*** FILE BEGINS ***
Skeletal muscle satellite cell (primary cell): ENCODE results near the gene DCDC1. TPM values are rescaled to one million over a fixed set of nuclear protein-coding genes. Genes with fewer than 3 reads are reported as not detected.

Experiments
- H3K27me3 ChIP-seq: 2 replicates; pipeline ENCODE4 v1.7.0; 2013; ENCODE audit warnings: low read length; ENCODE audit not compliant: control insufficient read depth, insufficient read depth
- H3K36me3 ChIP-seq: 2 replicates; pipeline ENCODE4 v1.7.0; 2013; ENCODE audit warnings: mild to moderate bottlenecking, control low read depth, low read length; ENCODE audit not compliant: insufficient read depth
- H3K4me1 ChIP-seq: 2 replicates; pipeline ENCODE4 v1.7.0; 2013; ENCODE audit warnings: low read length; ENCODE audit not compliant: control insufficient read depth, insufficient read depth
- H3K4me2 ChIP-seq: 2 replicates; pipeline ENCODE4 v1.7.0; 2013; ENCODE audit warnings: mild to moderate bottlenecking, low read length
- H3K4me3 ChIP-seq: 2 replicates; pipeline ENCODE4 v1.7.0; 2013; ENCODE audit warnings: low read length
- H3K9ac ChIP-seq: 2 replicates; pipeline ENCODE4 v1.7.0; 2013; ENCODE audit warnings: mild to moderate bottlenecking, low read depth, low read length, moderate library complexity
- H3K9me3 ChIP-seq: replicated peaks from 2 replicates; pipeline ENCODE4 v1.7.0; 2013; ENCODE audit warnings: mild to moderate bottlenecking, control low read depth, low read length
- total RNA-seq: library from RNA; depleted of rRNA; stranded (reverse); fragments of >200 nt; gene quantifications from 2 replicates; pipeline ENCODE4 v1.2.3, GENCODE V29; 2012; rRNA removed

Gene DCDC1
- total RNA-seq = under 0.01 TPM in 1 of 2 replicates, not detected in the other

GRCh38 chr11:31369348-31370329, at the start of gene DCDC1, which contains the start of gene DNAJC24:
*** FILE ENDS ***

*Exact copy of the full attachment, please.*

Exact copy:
Skeletal muscle satellite cell (primary cell): ENCODE results near the gene DCDC1. TPM values are rescaled to one million over a fixed set of nuclear protein-coding genes. Genes with fewer than 3 reads are reported as not detected.

Experiments
- H3K27me3 ChIP-seq: 2 replicates; pipeline ENCODE4 v1.7.0; 2013; ENCODE audit warnings: low read length; ENCODE audit not compliant: control insufficient read depth, insufficient read depth
- H3K36me3 ChIP-seq: 2 replicates; pipeline ENCODE4 v1.7.0; 2013; ENCODE audit warnings: mild to moderate bottlenecking, control low read depth, low read length; ENCODE audit not compliant: insufficient read depth
- H3K4me1 ChIP-seq: 2 replicates; pipeline ENCODE4 v1.7.0; 2013; ENCODE audit warnings: low read length; ENCODE audit not compliant: control insufficient read depth, insufficient read depth
- H3K4me2 ChIP-seq: 2 replicates; pipeline ENCODE4 v1.7.0; 2013; ENCODE audit warnings: mild to moderate bottlenecking, low read length
- H3K4me3 ChIP-seq: 2 replicates; pipeline ENCODE4 v1.7.0; 2013; ENCODE audit warnings: low read length
- H3K9ac ChIP-seq: 2 replicates; pipeline ENCODE4 v1.7.0; 2013; ENCODE audit warnings: mild to moderate bottlenecking, low read depth, low read length, moderate library complexity
- H3K9me3 ChIP-seq: replicated peaks from 2 replicates; pipeline ENCODE4 v1.7.0; 2013; ENCODE audit warnings: mild to moderate bottlenecking, control low read depth, low read length
- total RNA-seq: library from RNA; depleted of rRNA; stranded (reverse); fragments of >200 nt; gene quantifications from 2 replicates; pipeline ENCODE4 v1.2.3, GENCODE V29; 2012; rRNA removed

Gene DCDC1
- total RNA-seq = under 0.01 TPM in 1 of 2 replicates, not detected in the other

GRCh38 chr11:31369348-31370329, at the start of gene DCDC1, which contains the start of gene DNAJC24: